$2 million lawsuit filed against CBC by former mayoral candidate
A former mayoral candidate is suing CBC North over a news story
A former mayoral candidate is suing CBC North over a news story, claiming it “has cast him in a negative light” and demanding more than $2 million in damages.
Mandeep Sidhu filed a lawsuit last week over a CBC News online article from June 2013 that reported on his acquittal of making death threats against an RCMP officer.
Despite changes to the story made after he complained to the CBC ombudsman, Sidhu told the Star today it continues to harm his “public image and reputation.”
“It’s sad to see a story written like that,” said the 28-year-old.
“I put myself in the public sphere, and then you set this up as a person who yells homophobic slurs ... and starts being very confrontational with RCMP officers, which is not true.”
Sidhu was referring to the initial online story, posted June 2, which was later edited down and avoided reference to specific derogatory remarks.
The article that remains online is “still incorrect,” the lawsuit alleges.
Contrary to the content of the piece, Sidhu did not have “a history with local police” or refuse “to produce his licence at a Christmas checkpoint,” according to the statement of claim.
He added that CBC’s potentially large readership amplifies the story’s impact on his reputation.
Sidhu is suing for “damages to public image and reputation in the amount of $2 million,” as well as $50,000 in general damages.
Archie McLean, the managing editor for CBC North, said he could not offer comment because the case was before the courts.
The CBC story now contains two corrections, made last September:
“An earlier version of this story said Sidhu used homophobic slurs. In fact, Sidhu used just one homophobic slur.
“This story has been revised to reflect that it is police who say that Sidhu refused to produce his driver’s licence, which Sidhu denies,” the corrections state.
Sidhu, who works at his father’s general contracting firm P.S. Sidhu Trucking, ran for mayor in the October 2012 municipal election, placing last of five candidates.
“Mr. Sidhu is a person pursuing a career in local politics,” the suit states. “This story has cast him in a negative light and did affect his image with the public — potential future voters.”
On Dec. 3, 2012, Sidhu went to the RCMP headquarters in Whitehorse to file a complaint over a confrontation with an officer during a roadside stop-check the day before.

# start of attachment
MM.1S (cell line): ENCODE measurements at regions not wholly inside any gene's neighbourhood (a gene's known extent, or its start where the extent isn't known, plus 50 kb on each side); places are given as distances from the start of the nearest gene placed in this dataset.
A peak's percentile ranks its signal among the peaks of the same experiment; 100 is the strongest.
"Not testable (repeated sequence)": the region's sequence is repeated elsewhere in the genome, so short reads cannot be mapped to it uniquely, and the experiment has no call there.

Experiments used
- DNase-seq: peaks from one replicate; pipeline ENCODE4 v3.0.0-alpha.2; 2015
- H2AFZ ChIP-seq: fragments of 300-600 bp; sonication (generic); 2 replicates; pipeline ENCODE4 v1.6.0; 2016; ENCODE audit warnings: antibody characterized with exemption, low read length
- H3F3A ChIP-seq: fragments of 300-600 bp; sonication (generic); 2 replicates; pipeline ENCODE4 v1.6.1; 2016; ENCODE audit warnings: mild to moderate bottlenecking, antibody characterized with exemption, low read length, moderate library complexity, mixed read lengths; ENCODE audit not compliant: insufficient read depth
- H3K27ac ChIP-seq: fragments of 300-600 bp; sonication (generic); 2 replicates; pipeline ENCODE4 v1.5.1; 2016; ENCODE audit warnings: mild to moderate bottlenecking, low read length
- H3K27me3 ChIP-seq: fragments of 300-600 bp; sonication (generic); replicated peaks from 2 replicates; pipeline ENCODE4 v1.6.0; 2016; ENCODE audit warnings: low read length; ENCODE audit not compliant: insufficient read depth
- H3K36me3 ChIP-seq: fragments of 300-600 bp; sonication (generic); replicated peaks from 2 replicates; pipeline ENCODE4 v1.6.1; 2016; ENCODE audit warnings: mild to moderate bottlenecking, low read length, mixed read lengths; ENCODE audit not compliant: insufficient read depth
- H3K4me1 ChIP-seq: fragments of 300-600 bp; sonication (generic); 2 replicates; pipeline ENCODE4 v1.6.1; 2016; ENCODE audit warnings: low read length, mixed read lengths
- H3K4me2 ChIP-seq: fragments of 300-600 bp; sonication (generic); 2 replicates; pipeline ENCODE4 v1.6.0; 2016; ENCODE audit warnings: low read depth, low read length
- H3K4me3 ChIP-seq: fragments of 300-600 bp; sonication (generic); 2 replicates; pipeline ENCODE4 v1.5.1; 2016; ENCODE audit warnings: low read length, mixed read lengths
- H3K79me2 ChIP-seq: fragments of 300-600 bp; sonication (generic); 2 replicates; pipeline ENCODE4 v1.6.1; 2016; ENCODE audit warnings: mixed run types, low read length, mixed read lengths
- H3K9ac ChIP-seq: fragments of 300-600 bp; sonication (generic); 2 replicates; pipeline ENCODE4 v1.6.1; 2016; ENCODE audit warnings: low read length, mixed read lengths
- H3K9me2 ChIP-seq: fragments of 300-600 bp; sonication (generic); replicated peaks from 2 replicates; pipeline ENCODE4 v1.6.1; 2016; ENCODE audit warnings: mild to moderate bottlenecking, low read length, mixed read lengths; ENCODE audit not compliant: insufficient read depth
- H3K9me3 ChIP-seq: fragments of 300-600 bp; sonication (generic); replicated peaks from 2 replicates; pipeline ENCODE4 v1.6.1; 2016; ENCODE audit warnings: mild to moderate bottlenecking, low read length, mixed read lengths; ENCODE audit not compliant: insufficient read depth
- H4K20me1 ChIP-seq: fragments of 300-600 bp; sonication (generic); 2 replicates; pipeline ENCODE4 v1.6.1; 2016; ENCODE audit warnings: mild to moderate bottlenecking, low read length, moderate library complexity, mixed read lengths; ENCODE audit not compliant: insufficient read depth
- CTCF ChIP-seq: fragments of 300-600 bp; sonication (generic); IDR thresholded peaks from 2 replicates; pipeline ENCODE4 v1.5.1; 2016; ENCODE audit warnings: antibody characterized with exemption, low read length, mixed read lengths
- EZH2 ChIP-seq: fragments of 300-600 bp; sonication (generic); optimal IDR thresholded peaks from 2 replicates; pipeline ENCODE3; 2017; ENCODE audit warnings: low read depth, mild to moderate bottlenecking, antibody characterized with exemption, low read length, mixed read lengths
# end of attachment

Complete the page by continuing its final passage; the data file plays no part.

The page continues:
RCMP Cpl. Natasha Dunmall claimed during Sidhu’s trial last summer that as he was lodging his complaint, Sidhu threatened another officer — not present at the time — with violence and mentioned guns.
He was arrested several days after filing the complaint.
Sidhu said he did not utter a death threat, as alleged, but was simply quoting lines from an episode of the animated television comedy Family Guy.
CBC ombudsman Esther Enkin wrote in her complaint review in August 2013 that the article lacked context and misrepresented the events of the case.
“It is true that it was a conversation at the RCMP office that led to the charges, but to say there were references to the phrases ‘bullets have no name’ and ‘someone’s gonna die,’ without attributing them, or explaining that is what the officer alleged, is a misrepresentation of what actually occurred,” Enkin wrote.
“Accuracy is a fundamental in journalism. It is set out in CBC Journalistic Standards and Practices. This story is imprecise and sloppy.
“The coverage fell short of the standards of CBC journalism. There was no obvious bias, but there was inadequate reporting.”
Territorial court judge Richard Thompson acquitted Sidhu of all charges.
“Mr. Sidhu is entitled to an acquittal based on the reasonable doubt that I am left with as to the actual words by him which Corporal Dunmall alleged to be a threat,” Thompson said.
Seven months before the stop-check confrontation and subsequent conflict at RCMP headquarters, an officer stopped Sidhu for a seatbelt violation and “Sidhu blasted him with foul language and filed a complaint,” the CBC story states — which Sidhu’s suit does not contest.
In her review, Enkin went on to insist on CBC News’ overall impartiality as well as the unfairness of the Sidhu story in particular.
“There is no basis to say that CBC is inherently biased in favour of the RCMP. You only have to look at the body of work on the force that CBC News has done over the last few years to know that is not the case.
“The problem here is that the story is extremely brief, and in its compression, it sacrifices presenting a full picture of what occurred in the trial,” Enkin said.
“It simply did not provide enough information or context to make it meaningful to anyone who had not sat in the courtroom. And that compromises fairness, another obligation under CBC journalistic policy.”
By CHRISTOPHER REYNOLDS